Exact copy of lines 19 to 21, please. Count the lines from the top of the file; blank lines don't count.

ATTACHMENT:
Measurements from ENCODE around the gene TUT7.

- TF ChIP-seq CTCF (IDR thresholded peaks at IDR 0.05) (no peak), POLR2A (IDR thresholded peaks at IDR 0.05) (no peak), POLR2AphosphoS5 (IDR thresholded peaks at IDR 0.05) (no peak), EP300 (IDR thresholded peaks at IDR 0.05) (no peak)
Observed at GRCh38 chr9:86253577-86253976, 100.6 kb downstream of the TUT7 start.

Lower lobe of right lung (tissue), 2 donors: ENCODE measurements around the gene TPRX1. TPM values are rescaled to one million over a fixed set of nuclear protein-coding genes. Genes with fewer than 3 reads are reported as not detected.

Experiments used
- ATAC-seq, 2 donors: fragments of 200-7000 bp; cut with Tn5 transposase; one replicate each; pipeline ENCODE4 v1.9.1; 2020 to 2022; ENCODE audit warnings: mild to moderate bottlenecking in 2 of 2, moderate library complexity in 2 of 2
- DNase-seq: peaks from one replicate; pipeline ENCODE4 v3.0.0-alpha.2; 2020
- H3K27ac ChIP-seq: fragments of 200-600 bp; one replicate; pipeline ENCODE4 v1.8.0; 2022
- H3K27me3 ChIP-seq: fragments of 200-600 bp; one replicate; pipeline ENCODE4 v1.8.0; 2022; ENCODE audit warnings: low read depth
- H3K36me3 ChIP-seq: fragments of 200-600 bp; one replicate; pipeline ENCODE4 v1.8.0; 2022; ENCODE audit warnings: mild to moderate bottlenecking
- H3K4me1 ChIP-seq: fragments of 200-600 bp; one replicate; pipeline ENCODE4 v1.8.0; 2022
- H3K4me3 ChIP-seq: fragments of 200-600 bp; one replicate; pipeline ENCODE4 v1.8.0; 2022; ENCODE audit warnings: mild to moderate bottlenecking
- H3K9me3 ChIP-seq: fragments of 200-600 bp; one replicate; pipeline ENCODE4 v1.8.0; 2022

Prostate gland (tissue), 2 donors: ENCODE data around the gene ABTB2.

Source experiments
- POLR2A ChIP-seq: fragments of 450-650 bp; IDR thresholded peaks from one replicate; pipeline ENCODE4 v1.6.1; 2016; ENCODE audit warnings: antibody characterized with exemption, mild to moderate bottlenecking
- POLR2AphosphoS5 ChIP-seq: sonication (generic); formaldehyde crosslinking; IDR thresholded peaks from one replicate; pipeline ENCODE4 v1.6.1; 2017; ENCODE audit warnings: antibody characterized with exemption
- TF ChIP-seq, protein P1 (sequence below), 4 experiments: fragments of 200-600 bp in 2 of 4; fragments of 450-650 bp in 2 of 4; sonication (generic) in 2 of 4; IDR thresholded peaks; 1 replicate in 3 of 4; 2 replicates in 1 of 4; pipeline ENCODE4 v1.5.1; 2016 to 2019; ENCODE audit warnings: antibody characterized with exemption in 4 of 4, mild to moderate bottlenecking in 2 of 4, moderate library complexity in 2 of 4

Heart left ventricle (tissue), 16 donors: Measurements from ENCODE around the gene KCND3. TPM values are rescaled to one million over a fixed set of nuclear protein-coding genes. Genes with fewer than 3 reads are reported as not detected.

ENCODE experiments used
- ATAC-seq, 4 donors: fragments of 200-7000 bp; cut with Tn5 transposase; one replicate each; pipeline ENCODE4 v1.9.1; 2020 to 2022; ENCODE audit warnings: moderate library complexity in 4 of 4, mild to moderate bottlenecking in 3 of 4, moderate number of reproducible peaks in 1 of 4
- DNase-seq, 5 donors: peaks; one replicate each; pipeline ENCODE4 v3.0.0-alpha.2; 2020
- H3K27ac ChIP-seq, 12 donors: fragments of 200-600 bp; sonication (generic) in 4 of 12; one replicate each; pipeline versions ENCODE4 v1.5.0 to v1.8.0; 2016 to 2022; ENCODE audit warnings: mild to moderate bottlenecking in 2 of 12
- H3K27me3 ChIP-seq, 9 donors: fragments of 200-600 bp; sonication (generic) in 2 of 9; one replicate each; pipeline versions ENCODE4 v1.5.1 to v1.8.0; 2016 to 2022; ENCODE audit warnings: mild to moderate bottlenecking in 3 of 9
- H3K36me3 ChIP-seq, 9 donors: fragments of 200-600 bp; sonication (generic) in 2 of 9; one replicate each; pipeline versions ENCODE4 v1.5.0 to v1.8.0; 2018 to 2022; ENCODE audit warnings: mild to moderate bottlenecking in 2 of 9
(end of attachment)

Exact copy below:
Heart left ventricle (tissue), 16 donors: Measurements from ENCODE around the gene KCND3. TPM values are rescaled to one million over a fixed set of nuclear protein-coding genes. Genes with fewer than 3 reads are reported as not detected.

ENCODE experiments used
- ATAC-seq, 4 donors: fragments of 200-7000 bp; cut with Tn5 transposase; one replicate each; pipeline ENCODE4 v1.9.1; 2020 to 2022; ENCODE audit warnings: moderate library complexity in 4 of 4, mild to moderate bottlenecking in 3 of 4, moderate number of reproducible peaks in 1 of 4